In the three prior ARULA presentations that included a shorts film festival, a “Taxes & Tweets” show of songs and standup featuring Trae Crowder, the “Liberal Redneck”, and ARULA’s inaugural Jan. 31, 2017 performances at El Portal in North Hollywood protesting Trump’s inauguration, Trump was a frequent target of attacks. In ARULA’s American Spring show, Trump per se wasn’t mentioned as frequently; instead, actors focused on societal ills suffered under Trump instead. However, in “Worst” Siaka Massaquoi pondered whether Trump was the worst president ever, and the African American male reminded us in a bipartisan way of the sins committed by recent previous presidents, including Democrats Clinton and Obama.


(BTW, for what it’s worth, my standard for what makes one the “worst president” ever is which commander-in-chief unnecessarily murdered more human beings. I believe that dishonor lies, from Chile to Cambodia to Laos to Vietnam, with Tricky Dick. But in all fairness, let’s give The Donald a chance to wreak what havoc this lunatic can before he leaves office, in whatever form that takes. My prediction: He’ll end up like the fascist he loves quoting, Benito Mussolini.)


“Miss Liberty” was a clever sketch, with Lisa Dring standing throughout with one arm across her chest and another upraised. Over the course of the piece it becomes clear that the Asian American actress is portraying the Statue of Liberty - who is rather fretful about Washington’s current stance regarding those “tired and poor huddled masses yearning to breathe free.” This was apropos, because in the preceding piece “Passover”, Vicki Juditz portrayed a woman becoming stronger in her convictions who participates in a pro-immigrant rally near New York Harbor, where last time I checked Lady Liberty is perched (unless Trump and his running dog Stephen Miller have yanked her down).


Beatboxer Matt Selby, whose day job is as Disneyland’s musical director, launched the program with a solo overture, gave one of the greatest introductions I’ve ever seen (or heard) to comedienne Mona Shaikh, a veteran of ARULA’s shows. In her piece de resistance “The Neck” the Pakistan-born Mona recounted a hate crime committed against her, for which she received no justice (aka “just us” white folks) in the courts and an ongoing injury. Although the so-called “naughty Muslim” delivered her act with her trademark humor, what happened to Shaikh is actually quite alarming and disturbing. Well, at least she got a good comic routine out of it!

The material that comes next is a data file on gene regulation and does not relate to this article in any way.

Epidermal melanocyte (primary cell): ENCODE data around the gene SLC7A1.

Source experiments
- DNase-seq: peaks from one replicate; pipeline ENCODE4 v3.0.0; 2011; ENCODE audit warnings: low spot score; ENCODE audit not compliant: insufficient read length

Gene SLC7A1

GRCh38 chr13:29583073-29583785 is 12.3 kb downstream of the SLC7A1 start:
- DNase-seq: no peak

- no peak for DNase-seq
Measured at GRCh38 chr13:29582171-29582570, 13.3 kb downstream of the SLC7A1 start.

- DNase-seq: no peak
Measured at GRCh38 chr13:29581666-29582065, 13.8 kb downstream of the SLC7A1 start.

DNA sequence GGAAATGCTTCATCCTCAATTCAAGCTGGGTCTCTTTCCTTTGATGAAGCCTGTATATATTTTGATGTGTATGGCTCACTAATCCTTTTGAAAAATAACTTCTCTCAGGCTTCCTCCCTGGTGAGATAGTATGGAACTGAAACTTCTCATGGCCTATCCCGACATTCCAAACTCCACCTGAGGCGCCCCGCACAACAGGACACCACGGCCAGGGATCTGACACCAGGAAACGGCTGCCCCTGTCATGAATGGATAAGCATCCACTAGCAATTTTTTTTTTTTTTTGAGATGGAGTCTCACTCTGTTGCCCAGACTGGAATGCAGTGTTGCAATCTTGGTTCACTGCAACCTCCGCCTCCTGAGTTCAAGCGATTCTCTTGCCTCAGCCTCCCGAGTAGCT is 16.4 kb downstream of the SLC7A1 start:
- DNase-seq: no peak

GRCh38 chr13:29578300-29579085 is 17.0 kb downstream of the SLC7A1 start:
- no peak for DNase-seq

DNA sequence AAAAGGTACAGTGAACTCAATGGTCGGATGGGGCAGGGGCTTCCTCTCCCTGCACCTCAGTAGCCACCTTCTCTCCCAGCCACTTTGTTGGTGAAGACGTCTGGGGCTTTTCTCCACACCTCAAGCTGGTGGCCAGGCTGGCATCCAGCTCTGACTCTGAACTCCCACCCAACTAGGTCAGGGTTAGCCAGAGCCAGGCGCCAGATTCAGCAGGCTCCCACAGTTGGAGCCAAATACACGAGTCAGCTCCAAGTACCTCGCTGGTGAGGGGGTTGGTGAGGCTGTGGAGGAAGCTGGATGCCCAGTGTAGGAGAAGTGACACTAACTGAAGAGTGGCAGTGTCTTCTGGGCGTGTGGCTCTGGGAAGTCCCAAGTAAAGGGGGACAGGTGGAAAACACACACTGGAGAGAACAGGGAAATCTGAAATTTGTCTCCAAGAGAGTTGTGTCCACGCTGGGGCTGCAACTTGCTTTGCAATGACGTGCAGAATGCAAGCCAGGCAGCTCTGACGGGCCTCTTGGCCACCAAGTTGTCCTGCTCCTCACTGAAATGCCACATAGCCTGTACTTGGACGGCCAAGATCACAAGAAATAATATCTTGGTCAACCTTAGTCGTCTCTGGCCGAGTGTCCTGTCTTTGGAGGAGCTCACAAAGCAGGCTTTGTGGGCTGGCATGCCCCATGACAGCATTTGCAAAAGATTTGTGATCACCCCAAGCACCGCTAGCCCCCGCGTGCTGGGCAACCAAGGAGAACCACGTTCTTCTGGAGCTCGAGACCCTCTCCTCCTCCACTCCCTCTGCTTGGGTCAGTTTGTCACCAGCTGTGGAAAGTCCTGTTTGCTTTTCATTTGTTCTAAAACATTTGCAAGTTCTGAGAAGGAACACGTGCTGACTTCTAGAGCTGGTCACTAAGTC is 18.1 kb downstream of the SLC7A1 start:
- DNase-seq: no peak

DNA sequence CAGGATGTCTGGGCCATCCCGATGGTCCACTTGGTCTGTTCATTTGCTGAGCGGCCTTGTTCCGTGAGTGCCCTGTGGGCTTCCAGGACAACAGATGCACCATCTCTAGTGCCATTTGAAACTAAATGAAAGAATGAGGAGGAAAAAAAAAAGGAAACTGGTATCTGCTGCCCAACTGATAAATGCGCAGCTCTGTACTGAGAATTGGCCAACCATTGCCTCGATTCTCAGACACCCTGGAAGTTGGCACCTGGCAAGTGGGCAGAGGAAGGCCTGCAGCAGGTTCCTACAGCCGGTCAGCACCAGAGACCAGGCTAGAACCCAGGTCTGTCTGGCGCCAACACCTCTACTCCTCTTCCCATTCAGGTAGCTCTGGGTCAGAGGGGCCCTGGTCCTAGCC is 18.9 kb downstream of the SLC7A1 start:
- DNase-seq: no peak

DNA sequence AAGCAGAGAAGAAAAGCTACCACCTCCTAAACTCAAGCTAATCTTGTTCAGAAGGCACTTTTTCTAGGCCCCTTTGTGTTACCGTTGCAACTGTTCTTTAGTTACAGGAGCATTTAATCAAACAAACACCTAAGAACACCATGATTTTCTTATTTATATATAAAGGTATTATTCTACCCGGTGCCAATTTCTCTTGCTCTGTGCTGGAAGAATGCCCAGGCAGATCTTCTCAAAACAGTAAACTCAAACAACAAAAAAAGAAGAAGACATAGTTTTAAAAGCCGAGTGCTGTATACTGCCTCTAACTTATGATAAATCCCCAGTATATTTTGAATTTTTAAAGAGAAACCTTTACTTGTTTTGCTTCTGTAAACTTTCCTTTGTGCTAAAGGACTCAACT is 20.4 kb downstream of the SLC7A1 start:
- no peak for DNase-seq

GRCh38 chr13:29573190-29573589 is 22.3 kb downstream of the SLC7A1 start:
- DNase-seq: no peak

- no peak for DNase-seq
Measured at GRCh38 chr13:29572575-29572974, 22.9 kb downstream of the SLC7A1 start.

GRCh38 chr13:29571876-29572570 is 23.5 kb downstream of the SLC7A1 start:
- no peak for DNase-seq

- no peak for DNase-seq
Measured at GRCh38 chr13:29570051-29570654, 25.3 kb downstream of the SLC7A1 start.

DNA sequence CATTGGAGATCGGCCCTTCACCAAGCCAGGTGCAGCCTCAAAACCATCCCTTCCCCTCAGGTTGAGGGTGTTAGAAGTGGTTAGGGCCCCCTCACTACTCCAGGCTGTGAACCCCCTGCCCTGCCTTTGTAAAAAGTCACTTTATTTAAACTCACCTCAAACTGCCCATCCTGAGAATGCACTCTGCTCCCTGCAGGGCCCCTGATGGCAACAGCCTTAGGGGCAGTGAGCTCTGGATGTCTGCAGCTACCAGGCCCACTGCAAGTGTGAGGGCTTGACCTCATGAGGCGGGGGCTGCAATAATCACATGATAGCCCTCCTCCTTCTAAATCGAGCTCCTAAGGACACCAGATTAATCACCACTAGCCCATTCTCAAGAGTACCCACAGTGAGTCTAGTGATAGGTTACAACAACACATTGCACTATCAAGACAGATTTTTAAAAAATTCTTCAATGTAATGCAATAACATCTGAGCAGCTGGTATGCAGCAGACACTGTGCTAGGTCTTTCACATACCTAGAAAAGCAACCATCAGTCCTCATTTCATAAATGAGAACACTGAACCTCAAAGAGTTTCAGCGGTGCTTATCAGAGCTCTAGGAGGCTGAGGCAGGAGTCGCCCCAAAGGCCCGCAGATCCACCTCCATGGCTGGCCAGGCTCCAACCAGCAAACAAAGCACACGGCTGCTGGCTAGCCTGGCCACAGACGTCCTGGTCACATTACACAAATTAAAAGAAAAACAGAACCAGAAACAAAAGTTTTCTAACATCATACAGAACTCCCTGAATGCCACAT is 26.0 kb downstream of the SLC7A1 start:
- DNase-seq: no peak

In American Spring ARULA collaborated with “WE THE PEOPLE Theatre Action”, bi-monthly theatrical resistance presented by L.A.’s Sacred Fools Theater Company. Sue Hamilton, who introduced American Spring, is ARULA’s founding executive producer/artistic director. The show was essentially a one-acter, except for a brief pause in the action, as Heidi Godt and Jenn Liu, clad as a waitress, drolly served up pieces of pie to raffle buyers. Proceeds are being donated to East L.A. Women’s Center, and the proceedings were introduced by a formerly battered, abused Latina survivor who had found shelter at this center.


Once again, ARULA has shown itself to be a potent force in L.A.’s theatrical world for fundraising and mobilizing consciousness against Trump. ARULA is following in the theatrical footsteps of Bertolt Brecht, who pioneered the Epic Theatre as the Nazis conspired to take over Germany plus Clifford Odets and Marc Blitzstein, who were in the vanguard of America’s Depression era Proletarian Theatre. Today ARULA continues this vital, hallowed tradition as progressive politics enter stage left, with the curtain rising on a new anti-Trump Theatre of Resistance. Pretty soon, hopefully, Trump and his ilk will get the hook and the final curtain - and the last shall be first.


ARULA’s next show is scheduled June 28 at The Federal Bar, 5303 Lankershim Blvd, North Hollywood, CA 91601. For info:


The third edition of the “The Hawaii Movie and Television Book”, co-authored by L.A.-based critic and film historian Ed Rampell, drops in April 2018.